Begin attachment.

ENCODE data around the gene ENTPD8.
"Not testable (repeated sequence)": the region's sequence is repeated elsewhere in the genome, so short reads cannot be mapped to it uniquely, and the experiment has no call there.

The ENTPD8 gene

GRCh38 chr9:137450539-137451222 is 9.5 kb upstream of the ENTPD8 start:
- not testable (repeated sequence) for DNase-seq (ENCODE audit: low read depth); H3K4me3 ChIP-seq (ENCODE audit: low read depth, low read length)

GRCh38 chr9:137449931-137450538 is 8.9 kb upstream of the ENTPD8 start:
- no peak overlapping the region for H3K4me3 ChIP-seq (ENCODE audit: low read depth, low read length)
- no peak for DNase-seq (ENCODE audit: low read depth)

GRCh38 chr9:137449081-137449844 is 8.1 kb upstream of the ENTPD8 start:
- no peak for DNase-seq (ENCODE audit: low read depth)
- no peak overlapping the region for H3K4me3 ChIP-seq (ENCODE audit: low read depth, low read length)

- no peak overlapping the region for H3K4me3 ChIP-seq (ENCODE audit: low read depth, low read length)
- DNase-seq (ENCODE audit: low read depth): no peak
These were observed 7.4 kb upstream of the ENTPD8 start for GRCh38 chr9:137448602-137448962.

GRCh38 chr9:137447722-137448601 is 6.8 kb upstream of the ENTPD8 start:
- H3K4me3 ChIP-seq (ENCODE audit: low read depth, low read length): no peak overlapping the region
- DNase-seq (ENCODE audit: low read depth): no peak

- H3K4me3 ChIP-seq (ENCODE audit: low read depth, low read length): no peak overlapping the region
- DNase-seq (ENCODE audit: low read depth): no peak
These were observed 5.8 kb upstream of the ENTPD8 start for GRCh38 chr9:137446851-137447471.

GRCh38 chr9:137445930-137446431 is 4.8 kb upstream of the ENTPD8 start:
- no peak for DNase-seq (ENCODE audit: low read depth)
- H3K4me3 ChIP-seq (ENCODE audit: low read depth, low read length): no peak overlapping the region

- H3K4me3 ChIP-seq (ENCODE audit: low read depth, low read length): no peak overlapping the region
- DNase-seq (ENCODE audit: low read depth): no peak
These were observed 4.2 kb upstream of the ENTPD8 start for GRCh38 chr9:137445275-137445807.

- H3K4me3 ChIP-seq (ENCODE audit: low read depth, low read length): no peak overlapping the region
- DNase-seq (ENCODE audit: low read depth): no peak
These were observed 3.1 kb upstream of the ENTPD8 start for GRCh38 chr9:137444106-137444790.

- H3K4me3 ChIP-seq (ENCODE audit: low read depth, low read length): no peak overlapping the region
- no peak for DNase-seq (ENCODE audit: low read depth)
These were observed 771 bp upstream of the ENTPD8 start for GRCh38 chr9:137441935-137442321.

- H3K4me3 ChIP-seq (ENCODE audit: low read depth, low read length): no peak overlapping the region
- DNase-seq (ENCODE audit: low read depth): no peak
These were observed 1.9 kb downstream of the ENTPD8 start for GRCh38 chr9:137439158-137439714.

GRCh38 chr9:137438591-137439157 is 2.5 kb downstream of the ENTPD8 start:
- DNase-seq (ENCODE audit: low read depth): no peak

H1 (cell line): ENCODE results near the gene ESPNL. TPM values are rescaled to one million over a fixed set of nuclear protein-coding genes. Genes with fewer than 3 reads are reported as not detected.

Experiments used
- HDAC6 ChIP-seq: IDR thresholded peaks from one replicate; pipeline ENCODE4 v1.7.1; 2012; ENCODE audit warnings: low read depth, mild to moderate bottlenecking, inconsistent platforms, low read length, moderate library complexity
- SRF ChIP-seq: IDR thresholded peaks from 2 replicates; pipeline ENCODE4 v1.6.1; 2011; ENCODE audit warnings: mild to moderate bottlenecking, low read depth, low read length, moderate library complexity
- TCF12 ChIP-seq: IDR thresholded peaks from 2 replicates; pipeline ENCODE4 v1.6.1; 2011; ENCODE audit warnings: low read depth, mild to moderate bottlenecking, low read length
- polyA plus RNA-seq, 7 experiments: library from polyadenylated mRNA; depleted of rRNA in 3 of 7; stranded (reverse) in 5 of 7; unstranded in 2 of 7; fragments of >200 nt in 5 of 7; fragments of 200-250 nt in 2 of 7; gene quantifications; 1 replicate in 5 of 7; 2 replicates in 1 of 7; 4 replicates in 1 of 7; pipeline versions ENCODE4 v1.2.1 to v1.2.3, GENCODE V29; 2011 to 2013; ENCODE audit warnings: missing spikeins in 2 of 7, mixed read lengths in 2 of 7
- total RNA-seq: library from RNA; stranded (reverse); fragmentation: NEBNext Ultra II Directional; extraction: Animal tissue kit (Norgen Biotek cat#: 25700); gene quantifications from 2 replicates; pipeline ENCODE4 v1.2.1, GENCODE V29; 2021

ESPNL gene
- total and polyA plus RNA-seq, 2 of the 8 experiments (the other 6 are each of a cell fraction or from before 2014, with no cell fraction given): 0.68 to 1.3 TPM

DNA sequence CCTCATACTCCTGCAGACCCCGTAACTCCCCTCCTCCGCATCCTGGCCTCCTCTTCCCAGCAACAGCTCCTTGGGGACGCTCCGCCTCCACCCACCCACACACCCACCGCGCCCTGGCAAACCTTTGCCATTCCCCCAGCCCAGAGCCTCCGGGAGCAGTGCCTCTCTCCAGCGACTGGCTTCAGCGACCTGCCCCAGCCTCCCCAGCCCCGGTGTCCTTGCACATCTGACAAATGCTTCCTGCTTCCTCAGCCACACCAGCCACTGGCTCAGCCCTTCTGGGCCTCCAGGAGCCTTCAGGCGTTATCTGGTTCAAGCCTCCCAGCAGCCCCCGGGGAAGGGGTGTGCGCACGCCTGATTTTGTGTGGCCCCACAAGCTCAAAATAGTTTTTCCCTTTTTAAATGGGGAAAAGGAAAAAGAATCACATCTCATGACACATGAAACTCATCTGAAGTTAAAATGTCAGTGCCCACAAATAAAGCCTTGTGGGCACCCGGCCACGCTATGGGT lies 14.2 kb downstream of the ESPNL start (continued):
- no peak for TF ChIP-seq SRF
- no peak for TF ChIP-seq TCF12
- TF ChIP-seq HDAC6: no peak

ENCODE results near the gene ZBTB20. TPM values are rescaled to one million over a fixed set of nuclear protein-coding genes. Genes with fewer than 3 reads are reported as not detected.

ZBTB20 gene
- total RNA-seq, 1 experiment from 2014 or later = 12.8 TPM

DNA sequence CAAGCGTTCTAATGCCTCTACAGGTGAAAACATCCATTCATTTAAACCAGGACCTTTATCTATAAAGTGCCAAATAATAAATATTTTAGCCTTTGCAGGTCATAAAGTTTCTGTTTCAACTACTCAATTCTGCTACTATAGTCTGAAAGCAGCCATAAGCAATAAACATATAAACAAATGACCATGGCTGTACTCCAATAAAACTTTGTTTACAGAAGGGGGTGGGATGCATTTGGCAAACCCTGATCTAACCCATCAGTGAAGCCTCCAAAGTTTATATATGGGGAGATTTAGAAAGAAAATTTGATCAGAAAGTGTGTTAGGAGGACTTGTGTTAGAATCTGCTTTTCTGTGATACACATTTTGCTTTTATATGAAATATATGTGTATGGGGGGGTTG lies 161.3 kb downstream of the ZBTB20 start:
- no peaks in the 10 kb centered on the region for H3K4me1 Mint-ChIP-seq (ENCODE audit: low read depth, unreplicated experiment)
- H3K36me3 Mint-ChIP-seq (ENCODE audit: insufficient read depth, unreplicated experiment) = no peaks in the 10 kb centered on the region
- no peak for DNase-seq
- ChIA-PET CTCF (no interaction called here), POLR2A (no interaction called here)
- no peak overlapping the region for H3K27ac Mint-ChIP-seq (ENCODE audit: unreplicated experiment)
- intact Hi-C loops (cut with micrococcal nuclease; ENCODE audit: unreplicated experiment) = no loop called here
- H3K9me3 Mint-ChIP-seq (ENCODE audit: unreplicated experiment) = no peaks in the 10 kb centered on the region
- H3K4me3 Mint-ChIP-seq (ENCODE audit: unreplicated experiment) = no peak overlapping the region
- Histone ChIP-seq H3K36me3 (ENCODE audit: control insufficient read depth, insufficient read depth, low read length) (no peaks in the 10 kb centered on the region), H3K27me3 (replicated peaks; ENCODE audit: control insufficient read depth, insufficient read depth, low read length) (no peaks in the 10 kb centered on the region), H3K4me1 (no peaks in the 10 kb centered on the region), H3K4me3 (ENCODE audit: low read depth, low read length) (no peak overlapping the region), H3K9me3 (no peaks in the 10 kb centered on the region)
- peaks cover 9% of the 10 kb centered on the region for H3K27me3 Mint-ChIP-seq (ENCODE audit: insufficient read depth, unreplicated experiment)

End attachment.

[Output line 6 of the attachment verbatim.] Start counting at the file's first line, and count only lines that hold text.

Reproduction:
GRCh38 chr9:137449931-137450538 is 8.9 kb upstream of the ENTPD8 start: